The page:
Make wasting water taboo
Water wastage needs to be made socially unacceptable. Raising awareness among individuals about how much they waste is the first step, says Rodger Smith, senior vice president and general manager at Oracle Utilities
Our relationship with water in developed economies is unambiguous. Free and constant access to clean water is seen as nothing less than a human right; it is almost unthinkable that
any constraints whatsoever should be put on the frequency or volume at which we consume it. Due to this, the majority of consumers view water as overabundant. In the UK this is clearly evidenced in the bemusement that greets the now annual hosepipe bans imposed during the summer months. This is a dangerous attitude. With the world’s population continuing to grow at a rapid pace, this finite yet most precious of resources must be conserved.
The water industry is beginning to take this problem very seriously. A recent report conducted by the Economist Intelligence Unit (EIU) on behalf of Oracle Utilities reflects this, demonstrating that four in ten senior executives from water utilities believe the risk of national water demand outstripping supply to be highly likely. It is clear that steps need to be taken now to ensure that we are prepared for the days when water can no longer be taken for granted. Critically, these changes need to address the way in which we think about water, creating a perception shift from viewing it as an over-abundant commodity, to a valuable and scarce resource. In much the same way that the anti-smoking lobby has made it unacceptable to smoke in public buildings, we need to make it anathema to waste even the smallest drop of water.
The first step in making this happen is to raise awareness among individuals about how much water they waste on a daily basis. Once consumers start to realise the extent to which water wastage adds up, they will be far more likely to moderate their behaviour. Technology will have a key role to play in making this happen. The wide adoption of water meters in particular will help consumers better understand their consumption habits. Metering is the most effective means of changing consumer behaviour, with research suggesting a 10-15% drop in usage once a meter is installed .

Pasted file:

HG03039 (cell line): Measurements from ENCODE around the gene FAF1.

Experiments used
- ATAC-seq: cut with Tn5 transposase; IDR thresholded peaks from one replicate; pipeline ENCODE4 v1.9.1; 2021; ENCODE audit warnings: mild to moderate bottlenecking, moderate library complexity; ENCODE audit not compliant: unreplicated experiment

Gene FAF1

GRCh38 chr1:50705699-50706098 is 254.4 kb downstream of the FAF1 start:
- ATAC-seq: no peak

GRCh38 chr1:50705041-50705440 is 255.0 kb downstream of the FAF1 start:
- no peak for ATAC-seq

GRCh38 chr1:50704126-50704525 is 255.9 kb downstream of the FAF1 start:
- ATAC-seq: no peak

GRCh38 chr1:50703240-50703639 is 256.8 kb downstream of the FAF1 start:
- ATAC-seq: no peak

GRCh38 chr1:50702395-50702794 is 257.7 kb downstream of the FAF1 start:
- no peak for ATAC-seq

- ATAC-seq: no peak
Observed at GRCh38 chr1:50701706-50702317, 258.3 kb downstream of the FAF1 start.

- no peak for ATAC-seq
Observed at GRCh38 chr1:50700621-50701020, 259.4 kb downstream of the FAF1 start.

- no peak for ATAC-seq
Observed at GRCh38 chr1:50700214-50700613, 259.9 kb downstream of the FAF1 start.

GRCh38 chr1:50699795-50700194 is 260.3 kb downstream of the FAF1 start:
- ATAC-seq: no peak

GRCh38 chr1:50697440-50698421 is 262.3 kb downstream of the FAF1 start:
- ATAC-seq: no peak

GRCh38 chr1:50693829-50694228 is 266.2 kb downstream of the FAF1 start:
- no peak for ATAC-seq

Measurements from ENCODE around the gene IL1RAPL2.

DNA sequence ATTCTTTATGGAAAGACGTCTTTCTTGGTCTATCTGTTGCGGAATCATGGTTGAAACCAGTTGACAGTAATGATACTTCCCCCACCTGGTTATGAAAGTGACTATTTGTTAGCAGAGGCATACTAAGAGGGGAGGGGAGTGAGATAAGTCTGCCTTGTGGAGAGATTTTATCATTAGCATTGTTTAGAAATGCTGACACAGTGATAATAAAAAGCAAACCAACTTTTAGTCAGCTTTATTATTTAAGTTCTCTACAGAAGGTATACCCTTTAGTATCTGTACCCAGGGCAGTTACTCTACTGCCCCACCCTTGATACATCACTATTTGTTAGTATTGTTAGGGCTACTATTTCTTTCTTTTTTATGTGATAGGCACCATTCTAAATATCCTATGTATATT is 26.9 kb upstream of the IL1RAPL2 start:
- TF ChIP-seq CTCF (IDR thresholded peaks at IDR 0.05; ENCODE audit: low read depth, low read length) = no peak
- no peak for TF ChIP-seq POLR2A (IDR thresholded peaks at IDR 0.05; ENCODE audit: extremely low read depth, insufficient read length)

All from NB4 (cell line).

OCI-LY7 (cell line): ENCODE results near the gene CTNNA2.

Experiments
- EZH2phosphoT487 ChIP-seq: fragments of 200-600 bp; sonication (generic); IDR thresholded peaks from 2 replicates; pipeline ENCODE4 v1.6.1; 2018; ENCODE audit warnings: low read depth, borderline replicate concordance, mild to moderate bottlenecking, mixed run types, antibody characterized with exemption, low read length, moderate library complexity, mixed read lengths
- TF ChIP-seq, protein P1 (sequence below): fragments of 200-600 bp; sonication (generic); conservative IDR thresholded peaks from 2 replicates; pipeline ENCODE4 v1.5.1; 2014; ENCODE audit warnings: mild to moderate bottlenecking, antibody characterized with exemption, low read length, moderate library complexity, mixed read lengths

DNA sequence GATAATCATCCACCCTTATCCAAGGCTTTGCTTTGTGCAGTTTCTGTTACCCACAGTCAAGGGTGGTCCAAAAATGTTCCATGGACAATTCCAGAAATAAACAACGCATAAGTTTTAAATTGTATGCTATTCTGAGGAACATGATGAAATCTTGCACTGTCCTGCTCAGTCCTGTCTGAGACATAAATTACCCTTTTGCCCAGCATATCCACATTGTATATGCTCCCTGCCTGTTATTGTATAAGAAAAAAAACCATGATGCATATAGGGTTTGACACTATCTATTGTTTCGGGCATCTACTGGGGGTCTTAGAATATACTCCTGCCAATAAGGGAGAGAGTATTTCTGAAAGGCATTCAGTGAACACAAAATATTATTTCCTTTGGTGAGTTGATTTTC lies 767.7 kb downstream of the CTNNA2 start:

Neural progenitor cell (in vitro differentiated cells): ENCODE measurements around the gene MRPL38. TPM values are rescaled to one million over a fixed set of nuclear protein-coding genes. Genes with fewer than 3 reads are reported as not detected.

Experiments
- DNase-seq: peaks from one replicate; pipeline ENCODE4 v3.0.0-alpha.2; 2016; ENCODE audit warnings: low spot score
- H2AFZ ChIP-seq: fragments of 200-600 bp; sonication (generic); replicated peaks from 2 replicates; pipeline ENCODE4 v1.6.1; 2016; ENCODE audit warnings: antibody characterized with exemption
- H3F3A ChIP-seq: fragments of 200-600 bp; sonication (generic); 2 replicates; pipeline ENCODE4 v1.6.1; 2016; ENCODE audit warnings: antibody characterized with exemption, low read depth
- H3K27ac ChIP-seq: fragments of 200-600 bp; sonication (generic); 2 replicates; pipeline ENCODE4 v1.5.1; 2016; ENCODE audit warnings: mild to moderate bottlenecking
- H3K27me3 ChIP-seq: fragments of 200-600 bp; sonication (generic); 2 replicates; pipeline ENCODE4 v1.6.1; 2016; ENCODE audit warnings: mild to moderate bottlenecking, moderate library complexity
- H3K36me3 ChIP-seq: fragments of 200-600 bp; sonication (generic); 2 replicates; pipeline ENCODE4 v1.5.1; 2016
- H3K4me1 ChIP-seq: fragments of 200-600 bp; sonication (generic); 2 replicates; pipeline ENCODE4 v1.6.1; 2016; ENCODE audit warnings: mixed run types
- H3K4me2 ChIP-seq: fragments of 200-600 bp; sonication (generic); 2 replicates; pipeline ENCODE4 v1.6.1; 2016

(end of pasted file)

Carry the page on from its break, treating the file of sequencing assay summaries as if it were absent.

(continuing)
The ‘smarter’ the meter the better – the more information that can be provided to the consumer on exactly where they are wasting water, the more effectively they will be able to address their behaviour. Perhaps the best way of doing this is to present water wastage to the public not in terms of volumes lost, but in how this equates to cash.
Clearly setting out the monetary loss to the customer will go a long way in persuading them to use less. However, the implementation of meters will only happen if it is given widespread support from governments and from the industry itself. For the latter, this is going to require a counterintuitive will to provide customers with the means to consume less water. It is a major change for utilities, but one that will benefit them in the long term by protecting supplies of their product.
For the time being, regulators are going to focus on promoting metering, with widespread deployments planned across a range of markets. Where regulation appears to be falling short is in the setting of appropriate tariffs. In fact, one in three respondents in the Oracle study stated that they thought tariff levels are currently set too low to encourage investment. While it is understandable that regulators want to ensure consumers are not charged too much for their water, it does add to the overall perception that water is over-abundant. There is a case to be
made here for regulators to change their approach to tariffs. Higher water tariffs would not only change how the public thinks about their supplies, but would also generate more money for utilities to invest back into their networks. This investment should be earmarked for improving the efficiency and effectiveness of water storage, management and transport in order to further protect supplies. Any such regulation in this matter would need to include a mechanism for subsidising the water of those who are unable to pay, but in general it seems appropriate that as water supplies come under pressure, we should pay more for what we use .
“Tariffs could be set higher during summer months to encourage consumers to use less during times of reduced rainfall. We must adopt a range of tactics”
Once an appropriate tariff regime is set, the onus will once again fall on the utility to promote sustainable water consumption.
One simple way to do this would be to tie tariffing together with metering. Data from the meters can provide utilities information on peak and trough times for water consumption, allowing them to build tariffs around them. For example, tariffs could be set higher during summer months to encourage consumers to use less during times of reduced rainfall. If we are to really address the challenges that lie ahead we must adopt a range of tactics. Key will be changing the way in which we perceive water. Through technology, education and regulation, we need to change the public mind-set to a point where our first response is to conserve water.
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